The concept of postpurchase dissonance — the unease buyers sometimes feel after they make a purchase — is familiar to every one of us who has ever bought goods or services. We’ve all experienced a feeling of uncertainty or anxiety after we’ve made a purchase.
The likelihood that postpurchase dissonance will arise is undoubtedly higher when you’re selling intangible services rather than nice, safe physical products. It also increases with the price of the services you sell.
As freelancers, it’s important that we’re aware of the concept and practicalities of postpurchase dissonance and that we know how to handle it when it does occur.
Why so blue?
Clients may feel uneasy after a purchase — whether they’ve merely signed you up to work on a project, or the job’s been completed and delivered — for any number of reasons, many of which may not relate to you or your work.
They may overhear a comment from a peer or superior about the project. They may simply feel nervous after a large expenditure of company funds. They may see a similar project that they believe is better in some way, even though they were perfectly happy with the output you produced at the time. Or they may feel for political or personal reasons that they should focus on the things the project didn’t achieve.
So postpurchase dissonance isn’t necessarily engendered by factors within the project, or factors that you can control. However, if you want to keep the client and work with them in future, you’ll want to minimize postpurchase dissonance whenever it rears its ugly head. These are the typical tactics I use to keep it at bay.
1. Listen to your client.
Pay attention not just to what your client is saying, but to the way they’re behaving. If they seem less gung-ho than usual, slightly nervous, uneasy or questioning, don’t gloss it over. Ask them if there are any problems. Try to find out what’s bothering them — once you have this information, you can act to reduce its impact on your relationship and your reputation.
Clients won’t always express their concerns to you up-front, so you’ll probably need to do a bit of mind- and body-langauge-reading. Every time I speak to a client, I try to make sure they’re comfortable and happy with the project, the process and our progress, and if I sense there’s a problem, I ask them about it on the spot. This helps to prevent situations in which small issues compound and escalate into serious client dissatisfaction.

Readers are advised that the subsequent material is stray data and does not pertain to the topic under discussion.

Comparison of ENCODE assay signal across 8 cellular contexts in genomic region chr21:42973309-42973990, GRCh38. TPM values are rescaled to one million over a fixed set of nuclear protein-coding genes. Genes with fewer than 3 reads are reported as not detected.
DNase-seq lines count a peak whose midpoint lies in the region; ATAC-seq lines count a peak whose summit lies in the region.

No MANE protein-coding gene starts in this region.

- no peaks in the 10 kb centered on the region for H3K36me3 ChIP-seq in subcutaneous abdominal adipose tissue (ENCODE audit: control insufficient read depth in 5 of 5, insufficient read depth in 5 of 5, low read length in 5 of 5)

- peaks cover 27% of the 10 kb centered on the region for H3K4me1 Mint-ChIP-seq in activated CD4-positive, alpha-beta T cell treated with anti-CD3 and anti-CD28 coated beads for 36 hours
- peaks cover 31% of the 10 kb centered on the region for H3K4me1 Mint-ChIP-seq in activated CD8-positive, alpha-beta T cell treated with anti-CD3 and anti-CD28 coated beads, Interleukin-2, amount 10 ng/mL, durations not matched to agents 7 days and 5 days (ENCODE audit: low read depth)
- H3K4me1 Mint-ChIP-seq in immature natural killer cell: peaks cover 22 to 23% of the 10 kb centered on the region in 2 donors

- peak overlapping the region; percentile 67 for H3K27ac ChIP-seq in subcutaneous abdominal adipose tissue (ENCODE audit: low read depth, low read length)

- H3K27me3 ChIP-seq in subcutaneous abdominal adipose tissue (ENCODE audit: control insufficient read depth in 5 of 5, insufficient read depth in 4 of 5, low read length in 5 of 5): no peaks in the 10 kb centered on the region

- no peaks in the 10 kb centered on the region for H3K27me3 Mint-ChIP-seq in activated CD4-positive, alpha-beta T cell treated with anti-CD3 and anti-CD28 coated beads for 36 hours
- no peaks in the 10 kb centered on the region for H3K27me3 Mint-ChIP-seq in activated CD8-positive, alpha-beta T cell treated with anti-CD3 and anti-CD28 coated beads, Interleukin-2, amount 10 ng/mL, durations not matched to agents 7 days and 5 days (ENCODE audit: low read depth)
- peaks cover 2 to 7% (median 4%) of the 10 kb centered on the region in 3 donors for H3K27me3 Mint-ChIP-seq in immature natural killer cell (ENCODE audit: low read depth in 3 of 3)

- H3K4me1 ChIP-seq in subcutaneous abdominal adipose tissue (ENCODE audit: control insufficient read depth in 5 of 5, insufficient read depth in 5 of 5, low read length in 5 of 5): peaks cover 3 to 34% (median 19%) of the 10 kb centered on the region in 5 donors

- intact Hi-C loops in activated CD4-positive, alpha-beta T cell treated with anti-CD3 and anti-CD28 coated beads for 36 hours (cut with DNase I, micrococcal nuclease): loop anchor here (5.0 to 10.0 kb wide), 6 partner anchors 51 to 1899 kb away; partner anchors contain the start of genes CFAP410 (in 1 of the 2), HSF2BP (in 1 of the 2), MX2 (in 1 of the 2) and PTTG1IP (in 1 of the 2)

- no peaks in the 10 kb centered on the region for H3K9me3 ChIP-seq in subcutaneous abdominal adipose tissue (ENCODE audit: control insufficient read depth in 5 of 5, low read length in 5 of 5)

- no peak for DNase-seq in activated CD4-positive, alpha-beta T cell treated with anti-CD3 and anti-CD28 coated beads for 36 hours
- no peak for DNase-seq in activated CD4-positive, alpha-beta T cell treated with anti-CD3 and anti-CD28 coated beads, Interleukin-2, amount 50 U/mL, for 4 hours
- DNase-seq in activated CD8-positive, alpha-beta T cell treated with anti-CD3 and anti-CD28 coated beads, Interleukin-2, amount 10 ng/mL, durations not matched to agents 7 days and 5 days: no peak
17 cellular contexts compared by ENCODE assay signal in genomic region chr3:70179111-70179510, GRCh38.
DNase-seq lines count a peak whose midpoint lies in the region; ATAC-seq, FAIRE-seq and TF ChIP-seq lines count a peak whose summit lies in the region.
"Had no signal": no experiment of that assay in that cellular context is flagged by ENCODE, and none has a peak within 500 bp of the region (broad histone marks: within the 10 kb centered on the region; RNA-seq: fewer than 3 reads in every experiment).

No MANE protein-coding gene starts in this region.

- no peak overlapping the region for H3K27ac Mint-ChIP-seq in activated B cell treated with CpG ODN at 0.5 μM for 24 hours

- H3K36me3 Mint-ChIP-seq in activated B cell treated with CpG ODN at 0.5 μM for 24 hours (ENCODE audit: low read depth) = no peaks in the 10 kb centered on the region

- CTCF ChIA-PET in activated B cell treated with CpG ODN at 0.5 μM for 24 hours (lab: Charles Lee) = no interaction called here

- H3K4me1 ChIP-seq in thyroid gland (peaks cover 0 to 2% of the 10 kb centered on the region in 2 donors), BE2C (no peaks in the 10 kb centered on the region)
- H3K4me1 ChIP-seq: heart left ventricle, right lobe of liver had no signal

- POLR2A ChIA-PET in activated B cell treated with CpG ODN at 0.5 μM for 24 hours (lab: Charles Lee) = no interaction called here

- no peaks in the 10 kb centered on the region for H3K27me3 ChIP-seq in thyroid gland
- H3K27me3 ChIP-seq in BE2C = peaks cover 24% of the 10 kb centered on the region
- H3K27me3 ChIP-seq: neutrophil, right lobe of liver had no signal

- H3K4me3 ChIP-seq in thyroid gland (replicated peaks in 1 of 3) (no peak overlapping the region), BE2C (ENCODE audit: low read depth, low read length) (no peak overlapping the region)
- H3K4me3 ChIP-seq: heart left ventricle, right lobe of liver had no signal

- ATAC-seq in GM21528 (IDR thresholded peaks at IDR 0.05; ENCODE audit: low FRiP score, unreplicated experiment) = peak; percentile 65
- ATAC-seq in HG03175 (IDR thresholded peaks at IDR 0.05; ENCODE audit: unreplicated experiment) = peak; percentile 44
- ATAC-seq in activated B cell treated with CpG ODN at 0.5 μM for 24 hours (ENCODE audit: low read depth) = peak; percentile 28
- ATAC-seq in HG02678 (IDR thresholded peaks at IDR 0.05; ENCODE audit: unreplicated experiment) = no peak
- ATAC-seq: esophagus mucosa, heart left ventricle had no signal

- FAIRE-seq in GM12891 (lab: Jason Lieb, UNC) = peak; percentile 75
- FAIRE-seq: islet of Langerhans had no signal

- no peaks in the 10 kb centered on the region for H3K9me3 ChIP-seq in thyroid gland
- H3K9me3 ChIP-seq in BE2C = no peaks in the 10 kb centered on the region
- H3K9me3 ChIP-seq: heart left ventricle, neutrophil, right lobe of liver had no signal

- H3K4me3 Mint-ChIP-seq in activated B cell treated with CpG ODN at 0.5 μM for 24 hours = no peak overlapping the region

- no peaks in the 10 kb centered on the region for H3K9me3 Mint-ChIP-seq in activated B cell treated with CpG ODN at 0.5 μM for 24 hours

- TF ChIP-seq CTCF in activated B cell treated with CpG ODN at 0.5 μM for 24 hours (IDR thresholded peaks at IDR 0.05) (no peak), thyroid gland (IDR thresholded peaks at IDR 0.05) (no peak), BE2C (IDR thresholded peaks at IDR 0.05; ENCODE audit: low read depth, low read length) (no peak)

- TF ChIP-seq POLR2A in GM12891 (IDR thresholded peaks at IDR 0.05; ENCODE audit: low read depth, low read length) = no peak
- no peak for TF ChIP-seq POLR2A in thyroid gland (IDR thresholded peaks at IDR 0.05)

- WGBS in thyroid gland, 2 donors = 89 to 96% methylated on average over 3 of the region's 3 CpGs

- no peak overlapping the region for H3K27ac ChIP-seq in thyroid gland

2. Remain open.
Don’t take the client’s unease as a criticism or indication that your performance isn’t up to scratch. Postpurchase dissonance is about the buyer, and about their feelings. And you’ve asked to hear them!
Accept what they say with grace, and instead of trying to defend your actions or your work, start to consider the steps you can take that might reduce the tension. Discuss these openly with your client, to see if the options you’re considering will put them at ease. If the opinions of your client’s colleagues, managers, or others are required, you may find it best to speak with them directly.
Your negotiation skills may come into play, as will your professionalism, but it’s important to remain open through any discussions about client unease. If you can’t manage to do this, you’re almost guaranteed to lose the client.
3. Deliver what you’ve promised.
If you and your client have agreed on a course of action that will put them at ease again, deliver on those promises. Exceed the client’s expectations. And when you’ve done that, speak again to your client to ensure they’re happy. If they’re not, repeat the process we’ve discussed here. Only once the client’s sense of unease has been ameliorated should you let the issue drop.
Most of the postpurchase dissonance I see in my clients is subtle — often they may not be entirely conscious of it themselves. But since I want to deliver great service to every client, I seek it out.
This week, a new client was bamboozled by the features of a common software program we were using. I spoke with her after I delivered the completed phase 1 of the project, and I could hear that she was uncomfortable. She wanted to make alterations to the project as we’d discussed, but the software wouldn’t let her do so. During the day, I researched known bugs with the software, sent her the content in different formats, and so on. In the end, none of the solutions had worked and, understandably, her unease was growing, so I sat down and walked her through the software’s functions over the phone.
At the end of this exercise, she was obviously very relieved and pleased. The day before, it seemed, she’d been worried that she would have to pay me for the work I’d done, even though it seemed she’d be unable to use it. Instead of leaving her to work out her own tech support issues, I spent maybe half an hour all up to solve the problem, which returned full control over the project to her, and made me a hero in her eyes.
Her postpurchase dissonance was replaced by a sense of understanding and respect. And as I left her to review the work I’d delivered, I encouraged her to call me with any queries throughout the day. By now I’ve realized that she needs support with this project. And since I want to work with her further, I’m happy to deliver that.
Do your clients tell you if they’re feeling uneasy after committing to a project? How do you respond to reassure them and minimize their fears?